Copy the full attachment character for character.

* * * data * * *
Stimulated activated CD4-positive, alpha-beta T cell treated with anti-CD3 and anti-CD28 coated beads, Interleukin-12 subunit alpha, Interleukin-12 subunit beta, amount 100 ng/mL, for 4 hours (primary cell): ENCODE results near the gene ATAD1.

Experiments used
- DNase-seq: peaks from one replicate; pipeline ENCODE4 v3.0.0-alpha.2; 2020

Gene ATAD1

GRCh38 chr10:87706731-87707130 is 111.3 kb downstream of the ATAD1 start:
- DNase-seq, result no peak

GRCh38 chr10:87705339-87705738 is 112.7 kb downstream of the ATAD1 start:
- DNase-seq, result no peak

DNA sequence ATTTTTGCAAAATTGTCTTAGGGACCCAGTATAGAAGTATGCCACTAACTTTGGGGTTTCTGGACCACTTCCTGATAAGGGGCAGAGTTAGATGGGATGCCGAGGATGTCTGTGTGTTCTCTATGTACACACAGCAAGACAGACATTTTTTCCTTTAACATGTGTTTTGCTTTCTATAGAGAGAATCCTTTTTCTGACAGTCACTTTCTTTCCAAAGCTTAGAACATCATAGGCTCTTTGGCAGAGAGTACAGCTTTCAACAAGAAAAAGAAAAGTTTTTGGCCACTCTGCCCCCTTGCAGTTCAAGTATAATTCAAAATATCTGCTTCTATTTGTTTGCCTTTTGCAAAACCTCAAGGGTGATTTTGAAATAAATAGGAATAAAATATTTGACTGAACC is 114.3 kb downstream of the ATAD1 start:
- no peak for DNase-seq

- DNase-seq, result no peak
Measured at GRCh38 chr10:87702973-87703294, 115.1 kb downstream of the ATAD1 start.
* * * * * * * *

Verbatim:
Stimulated activated CD4-positive, alpha-beta T cell treated with anti-CD3 and anti-CD28 coated beads, Interleukin-12 subunit alpha, Interleukin-12 subunit beta, amount 100 ng/mL, for 4 hours (primary cell): ENCODE results near the gene ATAD1.

Experiments used
- DNase-seq: peaks from one replicate; pipeline ENCODE4 v3.0.0-alpha.2; 2020

Gene ATAD1

GRCh38 chr10:87706731-87707130 is 111.3 kb downstream of the ATAD1 start:
- DNase-seq, result no peak

GRCh38 chr10:87705339-87705738 is 112.7 kb downstream of the ATAD1 start:
- DNase-seq, result no peak

DNA sequence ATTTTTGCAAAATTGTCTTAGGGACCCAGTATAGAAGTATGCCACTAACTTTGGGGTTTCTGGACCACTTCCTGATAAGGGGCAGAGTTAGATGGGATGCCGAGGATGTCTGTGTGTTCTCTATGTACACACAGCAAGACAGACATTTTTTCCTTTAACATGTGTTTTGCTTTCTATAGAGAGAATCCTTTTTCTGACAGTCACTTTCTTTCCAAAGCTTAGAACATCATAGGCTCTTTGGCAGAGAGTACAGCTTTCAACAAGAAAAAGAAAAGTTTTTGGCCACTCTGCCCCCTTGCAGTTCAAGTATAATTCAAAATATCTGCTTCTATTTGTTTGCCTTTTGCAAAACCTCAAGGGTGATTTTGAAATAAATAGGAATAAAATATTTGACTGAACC is 114.3 kb downstream of the ATAD1 start:
- no peak for DNase-seq

- DNase-seq, result no peak
Measured at GRCh38 chr10:87702973-87703294, 115.1 kb downstream of the ATAD1 start.